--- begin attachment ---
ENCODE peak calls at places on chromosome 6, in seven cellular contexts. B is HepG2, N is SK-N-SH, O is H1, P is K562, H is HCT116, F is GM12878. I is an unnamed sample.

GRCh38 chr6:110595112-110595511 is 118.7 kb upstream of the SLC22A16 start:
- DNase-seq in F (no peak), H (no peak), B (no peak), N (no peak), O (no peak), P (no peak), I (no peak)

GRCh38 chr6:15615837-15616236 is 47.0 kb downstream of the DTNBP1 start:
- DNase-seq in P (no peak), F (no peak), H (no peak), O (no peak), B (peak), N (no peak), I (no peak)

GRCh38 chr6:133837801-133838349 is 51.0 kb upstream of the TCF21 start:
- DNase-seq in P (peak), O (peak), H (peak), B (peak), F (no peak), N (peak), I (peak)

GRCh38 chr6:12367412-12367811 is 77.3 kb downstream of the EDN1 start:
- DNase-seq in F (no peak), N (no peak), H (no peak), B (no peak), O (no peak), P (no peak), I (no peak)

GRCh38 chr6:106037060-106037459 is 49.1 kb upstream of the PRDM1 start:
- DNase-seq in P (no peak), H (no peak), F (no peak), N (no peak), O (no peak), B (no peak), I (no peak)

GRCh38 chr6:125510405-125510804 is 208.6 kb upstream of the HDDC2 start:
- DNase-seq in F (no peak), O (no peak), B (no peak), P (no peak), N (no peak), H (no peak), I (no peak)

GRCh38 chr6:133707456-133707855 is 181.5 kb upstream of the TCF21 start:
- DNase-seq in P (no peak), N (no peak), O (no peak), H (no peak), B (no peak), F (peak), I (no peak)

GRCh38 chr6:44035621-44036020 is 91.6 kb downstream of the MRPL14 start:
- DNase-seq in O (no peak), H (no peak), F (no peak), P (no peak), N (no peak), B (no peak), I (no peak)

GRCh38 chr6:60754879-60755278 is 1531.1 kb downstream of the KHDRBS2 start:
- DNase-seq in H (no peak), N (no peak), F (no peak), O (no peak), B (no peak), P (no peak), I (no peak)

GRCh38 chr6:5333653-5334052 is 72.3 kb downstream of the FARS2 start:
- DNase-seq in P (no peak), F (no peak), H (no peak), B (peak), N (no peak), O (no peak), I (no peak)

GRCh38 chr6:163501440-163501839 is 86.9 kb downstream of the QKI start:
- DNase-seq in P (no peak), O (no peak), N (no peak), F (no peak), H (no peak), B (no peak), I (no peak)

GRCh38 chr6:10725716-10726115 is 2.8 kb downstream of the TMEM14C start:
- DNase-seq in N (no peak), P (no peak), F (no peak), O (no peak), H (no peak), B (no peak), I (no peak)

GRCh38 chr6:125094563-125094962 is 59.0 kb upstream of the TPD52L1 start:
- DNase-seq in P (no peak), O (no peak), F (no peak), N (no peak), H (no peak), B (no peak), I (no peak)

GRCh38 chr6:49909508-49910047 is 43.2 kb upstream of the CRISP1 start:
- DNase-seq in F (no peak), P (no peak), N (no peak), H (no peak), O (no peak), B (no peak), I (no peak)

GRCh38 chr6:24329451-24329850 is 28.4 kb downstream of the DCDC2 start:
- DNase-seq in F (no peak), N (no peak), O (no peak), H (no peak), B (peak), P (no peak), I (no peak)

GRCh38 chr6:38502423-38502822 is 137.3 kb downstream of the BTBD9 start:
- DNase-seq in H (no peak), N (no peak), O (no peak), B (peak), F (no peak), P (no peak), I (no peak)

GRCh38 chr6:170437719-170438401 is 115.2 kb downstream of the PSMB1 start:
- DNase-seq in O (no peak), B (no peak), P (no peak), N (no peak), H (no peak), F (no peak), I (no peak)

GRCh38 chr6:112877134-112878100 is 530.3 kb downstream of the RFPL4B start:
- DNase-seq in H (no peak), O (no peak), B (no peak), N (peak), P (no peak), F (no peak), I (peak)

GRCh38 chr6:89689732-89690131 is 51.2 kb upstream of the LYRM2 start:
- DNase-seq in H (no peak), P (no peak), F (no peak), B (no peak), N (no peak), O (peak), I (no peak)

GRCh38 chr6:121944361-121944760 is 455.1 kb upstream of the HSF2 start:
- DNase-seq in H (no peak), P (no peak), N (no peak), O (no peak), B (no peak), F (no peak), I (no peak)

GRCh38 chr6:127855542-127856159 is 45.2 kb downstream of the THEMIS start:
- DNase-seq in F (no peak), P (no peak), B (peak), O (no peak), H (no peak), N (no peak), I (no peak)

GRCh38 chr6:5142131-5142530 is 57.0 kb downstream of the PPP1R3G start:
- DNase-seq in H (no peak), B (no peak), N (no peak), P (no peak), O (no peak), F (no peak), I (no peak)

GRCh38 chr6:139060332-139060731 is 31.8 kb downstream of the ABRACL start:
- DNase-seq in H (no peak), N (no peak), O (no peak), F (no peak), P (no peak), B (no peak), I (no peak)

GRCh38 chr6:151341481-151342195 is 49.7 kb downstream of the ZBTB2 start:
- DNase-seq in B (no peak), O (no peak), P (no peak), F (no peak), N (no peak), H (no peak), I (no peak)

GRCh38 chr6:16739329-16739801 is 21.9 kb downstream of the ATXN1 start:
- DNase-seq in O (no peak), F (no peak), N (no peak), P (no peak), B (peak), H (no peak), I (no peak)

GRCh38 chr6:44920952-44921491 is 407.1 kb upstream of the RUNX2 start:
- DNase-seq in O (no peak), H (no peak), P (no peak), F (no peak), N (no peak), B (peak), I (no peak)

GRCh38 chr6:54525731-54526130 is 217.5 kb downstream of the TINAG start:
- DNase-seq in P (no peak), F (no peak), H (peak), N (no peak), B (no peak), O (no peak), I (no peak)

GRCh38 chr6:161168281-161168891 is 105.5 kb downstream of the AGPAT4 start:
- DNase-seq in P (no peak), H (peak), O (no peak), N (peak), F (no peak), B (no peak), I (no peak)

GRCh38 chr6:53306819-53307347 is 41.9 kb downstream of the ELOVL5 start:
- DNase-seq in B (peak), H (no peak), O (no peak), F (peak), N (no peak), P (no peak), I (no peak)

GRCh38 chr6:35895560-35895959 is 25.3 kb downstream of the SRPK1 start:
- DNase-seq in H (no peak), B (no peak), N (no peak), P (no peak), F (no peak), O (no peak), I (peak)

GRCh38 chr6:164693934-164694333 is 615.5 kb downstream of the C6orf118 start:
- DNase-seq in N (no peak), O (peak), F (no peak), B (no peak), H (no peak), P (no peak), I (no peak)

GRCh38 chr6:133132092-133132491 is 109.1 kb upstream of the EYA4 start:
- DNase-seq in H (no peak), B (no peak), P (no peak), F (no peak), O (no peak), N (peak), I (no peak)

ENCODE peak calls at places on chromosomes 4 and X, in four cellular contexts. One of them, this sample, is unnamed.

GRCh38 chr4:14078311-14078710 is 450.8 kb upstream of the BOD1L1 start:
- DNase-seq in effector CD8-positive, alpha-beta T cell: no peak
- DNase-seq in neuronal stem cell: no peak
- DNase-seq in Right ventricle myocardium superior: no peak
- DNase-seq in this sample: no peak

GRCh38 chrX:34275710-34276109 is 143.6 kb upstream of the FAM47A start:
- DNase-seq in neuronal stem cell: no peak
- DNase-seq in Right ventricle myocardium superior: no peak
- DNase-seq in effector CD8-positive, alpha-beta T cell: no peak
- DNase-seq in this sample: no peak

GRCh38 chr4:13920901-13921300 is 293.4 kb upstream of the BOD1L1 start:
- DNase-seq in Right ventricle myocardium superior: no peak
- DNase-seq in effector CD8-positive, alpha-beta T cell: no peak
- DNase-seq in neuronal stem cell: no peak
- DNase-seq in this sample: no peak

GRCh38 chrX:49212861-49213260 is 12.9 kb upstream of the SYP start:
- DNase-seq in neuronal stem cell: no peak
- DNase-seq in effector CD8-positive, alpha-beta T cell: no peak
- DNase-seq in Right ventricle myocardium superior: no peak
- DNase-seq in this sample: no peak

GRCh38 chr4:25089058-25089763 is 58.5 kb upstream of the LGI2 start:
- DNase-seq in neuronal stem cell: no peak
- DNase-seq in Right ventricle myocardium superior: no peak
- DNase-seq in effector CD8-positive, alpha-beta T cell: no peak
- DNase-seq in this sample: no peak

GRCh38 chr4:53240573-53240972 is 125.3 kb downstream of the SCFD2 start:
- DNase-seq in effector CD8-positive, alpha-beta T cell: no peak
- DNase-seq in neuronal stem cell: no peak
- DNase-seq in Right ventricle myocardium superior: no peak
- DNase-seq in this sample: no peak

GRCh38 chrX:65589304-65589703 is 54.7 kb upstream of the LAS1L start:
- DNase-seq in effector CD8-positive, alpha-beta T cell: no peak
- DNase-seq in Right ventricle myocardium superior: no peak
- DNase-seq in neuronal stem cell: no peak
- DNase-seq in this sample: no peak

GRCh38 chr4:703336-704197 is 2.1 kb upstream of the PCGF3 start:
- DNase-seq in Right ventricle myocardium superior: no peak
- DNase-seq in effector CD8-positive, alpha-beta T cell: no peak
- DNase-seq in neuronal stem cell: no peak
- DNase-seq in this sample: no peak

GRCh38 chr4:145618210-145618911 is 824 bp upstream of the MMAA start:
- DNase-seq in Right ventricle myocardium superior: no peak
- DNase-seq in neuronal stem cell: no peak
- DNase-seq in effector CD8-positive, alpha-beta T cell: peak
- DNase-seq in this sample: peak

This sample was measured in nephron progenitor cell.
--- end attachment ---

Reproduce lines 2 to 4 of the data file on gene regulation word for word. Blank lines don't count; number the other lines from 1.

GRCh38 chr6:110595112-110595511 is 118.7 kb upstream of the SLC22A16 start:
- DNase-seq in F (no peak), H (no peak), B (no peak), N (no peak), O (no peak), P (no peak), I (no peak)

GRCh38 chr6:15615837-15616236 is 47.0 kb downstream of the DTNBP1 start: